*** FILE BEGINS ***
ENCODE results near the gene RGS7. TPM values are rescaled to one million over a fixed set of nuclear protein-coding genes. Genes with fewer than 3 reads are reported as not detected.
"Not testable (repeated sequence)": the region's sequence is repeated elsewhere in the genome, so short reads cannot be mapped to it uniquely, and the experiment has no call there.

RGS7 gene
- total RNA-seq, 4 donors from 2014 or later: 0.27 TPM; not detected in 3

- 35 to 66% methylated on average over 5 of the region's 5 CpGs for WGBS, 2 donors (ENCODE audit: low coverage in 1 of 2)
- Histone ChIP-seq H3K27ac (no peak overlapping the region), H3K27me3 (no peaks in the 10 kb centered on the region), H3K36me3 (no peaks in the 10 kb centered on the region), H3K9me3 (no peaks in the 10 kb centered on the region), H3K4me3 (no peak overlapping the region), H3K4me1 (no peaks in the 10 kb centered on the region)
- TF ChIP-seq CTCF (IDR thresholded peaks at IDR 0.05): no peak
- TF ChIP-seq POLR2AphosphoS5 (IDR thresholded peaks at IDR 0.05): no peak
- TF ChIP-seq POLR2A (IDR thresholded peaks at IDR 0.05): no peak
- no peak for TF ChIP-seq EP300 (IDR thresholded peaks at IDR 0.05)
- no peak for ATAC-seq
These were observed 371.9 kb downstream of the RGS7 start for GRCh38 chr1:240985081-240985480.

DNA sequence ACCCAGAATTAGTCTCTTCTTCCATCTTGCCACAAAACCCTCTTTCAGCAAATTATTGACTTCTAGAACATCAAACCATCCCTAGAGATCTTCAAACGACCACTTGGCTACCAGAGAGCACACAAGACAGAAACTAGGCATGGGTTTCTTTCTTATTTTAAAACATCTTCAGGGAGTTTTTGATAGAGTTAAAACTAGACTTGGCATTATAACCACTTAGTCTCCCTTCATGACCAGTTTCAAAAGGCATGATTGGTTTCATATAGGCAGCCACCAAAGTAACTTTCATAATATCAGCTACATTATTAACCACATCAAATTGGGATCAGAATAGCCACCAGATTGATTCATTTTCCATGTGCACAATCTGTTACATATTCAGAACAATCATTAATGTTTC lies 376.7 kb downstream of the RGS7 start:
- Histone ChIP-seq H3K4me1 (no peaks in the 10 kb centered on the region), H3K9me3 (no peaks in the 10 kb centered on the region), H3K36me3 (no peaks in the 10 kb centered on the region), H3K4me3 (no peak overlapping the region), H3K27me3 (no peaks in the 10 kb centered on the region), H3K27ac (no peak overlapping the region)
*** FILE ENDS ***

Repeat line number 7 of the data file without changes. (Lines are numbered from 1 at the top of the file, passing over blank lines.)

- TF ChIP-seq CTCF (IDR thresholded peaks at IDR 0.05): no peak